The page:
20 October 2016

Van traffic increases means fleets must face up to a “ticking accident time bomb”

Van fleet operators are being urged to be stringent in their driver risk assessment process and ensure every individual on the road receives the training they need, as a surge in light commercial vehicle traffic signals a ‘ticking accident time bomb'.

The warning call comes from IAM RoadSmart – the trading name for the Institute of Advanced Motorists – at a time when van traffic is growing rapidly. According to Road Use Statistics Great Britain 2016, it has reached the highest ever level at 45 billion vehicle miles last year.

This increase in van traffic is thought to be closely related to the 10% year-on-year growth of online and home shopping. The increase has shown a corresponding growth in employment within the road freight industry, up 6% in 2014 to 222,000.

But whereas van traffic has shown an increase of 12% from January 2013, the opposite trend is true of HGVs.

As a result, research suggests that increased van use may be substituting for HGVs. Factors include the lower wages of van drivers, the rise in home deliveries and lastly, the fact that both the fleet management and drivers of vans are less regulated than HGVs.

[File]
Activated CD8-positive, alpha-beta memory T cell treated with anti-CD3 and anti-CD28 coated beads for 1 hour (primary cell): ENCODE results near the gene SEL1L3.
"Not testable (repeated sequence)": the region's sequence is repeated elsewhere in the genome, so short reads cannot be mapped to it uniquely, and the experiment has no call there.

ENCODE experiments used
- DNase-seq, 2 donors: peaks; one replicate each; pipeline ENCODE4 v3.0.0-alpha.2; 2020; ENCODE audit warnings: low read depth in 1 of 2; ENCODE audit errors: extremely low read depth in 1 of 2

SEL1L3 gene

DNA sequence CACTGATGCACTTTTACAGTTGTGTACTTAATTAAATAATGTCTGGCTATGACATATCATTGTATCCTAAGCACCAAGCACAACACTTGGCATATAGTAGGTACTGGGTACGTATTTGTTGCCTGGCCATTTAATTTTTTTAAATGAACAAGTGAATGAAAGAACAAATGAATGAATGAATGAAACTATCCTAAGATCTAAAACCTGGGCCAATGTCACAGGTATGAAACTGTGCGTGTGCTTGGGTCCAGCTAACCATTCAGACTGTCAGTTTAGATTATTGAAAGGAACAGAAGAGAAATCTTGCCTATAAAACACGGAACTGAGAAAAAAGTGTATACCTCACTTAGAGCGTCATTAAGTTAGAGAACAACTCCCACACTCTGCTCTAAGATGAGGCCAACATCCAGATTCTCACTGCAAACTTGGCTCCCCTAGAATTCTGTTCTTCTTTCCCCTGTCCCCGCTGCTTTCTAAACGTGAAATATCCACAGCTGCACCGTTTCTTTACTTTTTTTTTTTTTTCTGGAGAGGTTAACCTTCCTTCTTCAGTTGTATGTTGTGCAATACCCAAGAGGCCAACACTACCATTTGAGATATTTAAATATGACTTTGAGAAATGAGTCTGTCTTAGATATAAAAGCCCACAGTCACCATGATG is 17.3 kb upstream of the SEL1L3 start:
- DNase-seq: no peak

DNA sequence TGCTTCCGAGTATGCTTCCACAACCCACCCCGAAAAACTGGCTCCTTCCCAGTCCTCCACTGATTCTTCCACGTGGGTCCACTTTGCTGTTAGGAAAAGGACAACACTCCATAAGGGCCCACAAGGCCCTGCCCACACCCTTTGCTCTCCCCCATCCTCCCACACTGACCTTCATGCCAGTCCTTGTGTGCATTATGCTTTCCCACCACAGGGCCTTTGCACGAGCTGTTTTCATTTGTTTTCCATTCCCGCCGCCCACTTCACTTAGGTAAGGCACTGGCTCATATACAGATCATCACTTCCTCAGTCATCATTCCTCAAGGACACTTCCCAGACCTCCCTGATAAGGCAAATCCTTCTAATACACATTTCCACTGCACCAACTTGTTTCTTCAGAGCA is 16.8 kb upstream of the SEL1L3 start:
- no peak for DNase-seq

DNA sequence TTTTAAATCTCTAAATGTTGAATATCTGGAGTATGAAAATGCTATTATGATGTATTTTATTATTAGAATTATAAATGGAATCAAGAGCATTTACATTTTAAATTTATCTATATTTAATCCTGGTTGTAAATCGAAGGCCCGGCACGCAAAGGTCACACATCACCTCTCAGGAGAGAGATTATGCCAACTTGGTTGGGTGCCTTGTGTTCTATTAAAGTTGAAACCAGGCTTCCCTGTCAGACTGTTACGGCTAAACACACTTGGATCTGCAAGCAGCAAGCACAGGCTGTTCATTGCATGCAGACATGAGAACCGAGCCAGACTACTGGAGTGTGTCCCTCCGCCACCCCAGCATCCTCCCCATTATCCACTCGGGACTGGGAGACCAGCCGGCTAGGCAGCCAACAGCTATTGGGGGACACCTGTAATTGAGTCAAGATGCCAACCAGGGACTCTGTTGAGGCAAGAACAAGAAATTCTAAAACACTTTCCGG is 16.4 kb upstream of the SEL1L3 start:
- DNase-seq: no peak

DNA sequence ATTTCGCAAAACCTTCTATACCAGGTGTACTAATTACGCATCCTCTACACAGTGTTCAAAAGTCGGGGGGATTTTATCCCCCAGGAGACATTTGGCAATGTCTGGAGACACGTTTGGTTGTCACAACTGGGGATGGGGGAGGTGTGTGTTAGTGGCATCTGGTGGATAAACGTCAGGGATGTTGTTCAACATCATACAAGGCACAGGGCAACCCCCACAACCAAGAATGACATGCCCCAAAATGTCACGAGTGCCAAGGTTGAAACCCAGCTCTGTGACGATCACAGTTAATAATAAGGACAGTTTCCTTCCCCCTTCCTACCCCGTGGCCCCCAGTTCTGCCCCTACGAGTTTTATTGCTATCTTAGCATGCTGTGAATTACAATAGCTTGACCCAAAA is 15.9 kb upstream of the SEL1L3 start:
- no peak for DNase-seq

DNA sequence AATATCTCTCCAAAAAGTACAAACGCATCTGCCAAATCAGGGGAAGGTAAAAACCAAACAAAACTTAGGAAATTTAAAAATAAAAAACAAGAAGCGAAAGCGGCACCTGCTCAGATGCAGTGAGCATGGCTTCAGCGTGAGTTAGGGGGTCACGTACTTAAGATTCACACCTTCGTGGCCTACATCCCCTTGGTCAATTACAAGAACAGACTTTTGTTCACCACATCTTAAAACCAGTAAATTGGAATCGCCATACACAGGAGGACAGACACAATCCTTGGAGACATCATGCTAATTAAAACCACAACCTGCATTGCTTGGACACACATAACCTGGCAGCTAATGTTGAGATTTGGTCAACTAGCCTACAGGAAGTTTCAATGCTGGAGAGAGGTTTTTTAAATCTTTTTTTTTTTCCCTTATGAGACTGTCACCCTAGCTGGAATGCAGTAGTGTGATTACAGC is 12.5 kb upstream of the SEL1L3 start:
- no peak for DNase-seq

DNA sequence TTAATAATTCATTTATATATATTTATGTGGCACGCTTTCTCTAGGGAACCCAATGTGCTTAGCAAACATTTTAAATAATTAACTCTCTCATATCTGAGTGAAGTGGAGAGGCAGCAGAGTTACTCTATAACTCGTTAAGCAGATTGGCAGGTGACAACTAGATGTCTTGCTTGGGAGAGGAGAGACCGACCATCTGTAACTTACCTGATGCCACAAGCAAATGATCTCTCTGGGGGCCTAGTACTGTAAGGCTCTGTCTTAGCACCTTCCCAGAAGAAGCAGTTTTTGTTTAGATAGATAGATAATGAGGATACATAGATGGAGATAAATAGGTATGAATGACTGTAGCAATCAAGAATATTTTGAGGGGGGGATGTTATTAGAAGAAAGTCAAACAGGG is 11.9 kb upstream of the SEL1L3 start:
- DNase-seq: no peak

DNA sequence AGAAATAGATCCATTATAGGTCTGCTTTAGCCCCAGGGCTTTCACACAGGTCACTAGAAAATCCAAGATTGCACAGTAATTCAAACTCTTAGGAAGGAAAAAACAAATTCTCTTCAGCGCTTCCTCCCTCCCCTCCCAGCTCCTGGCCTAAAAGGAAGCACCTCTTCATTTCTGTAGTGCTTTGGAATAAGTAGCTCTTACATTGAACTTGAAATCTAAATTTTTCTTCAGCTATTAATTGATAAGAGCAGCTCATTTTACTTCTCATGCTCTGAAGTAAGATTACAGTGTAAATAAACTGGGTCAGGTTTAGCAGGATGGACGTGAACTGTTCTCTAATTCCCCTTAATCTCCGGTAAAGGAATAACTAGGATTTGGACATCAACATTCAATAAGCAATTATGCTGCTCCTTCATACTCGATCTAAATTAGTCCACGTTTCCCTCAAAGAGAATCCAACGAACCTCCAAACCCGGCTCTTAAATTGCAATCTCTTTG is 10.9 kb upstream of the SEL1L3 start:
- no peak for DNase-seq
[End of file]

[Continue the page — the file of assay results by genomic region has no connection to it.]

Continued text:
IAM RoadSmart Director of Policy and Research Neil Greig said: ‘There is no additional test or qualification required to drive a van, over the basic car licence. This compares directly to drivers of HGVs, who must undertake a test in the vehicle they drive and continued professional development through the driver Certificate of Professional Competence (CPC).

‘As more and more orders are made online, it is very likely that the increased growth in the number of van drivers will continue.

‘But whether a fleet is made up of vans or HGVs, the same corporate manslaughter laws apply. As an employer it is not enough to assume that just holding a driving licence will keep drivers safe. With additional pressures on them, including often overly optimistic delivery schedules, van drivers face challenges car drivers rarely will.’

It seems that the challenges faced by van drivers are supported by new figures from the Department for Transport, which reveal they are almost twice as likely as car drivers to use hand-held mobile phones – 2.7% compared to 1.4% of car drivers.

Of those van drivers, the majority were using a phone in their hand rather than holding it to their ear. 1.9% of van drivers in England and Scotland were observed holding a phone in their hand compared with 0.7% observed holding the phone to their ear.

Mr Greig concluded: ‘While companies may feel that managing driver risk is difficult and perhaps costly, the reality is very different. The essential tasks of checking licences and risk assessing drivers are both done online, meaning costs are low and fulfilment is easy and quick. By completing these tasks, companies identify those most at-risk and can prioritise further training.’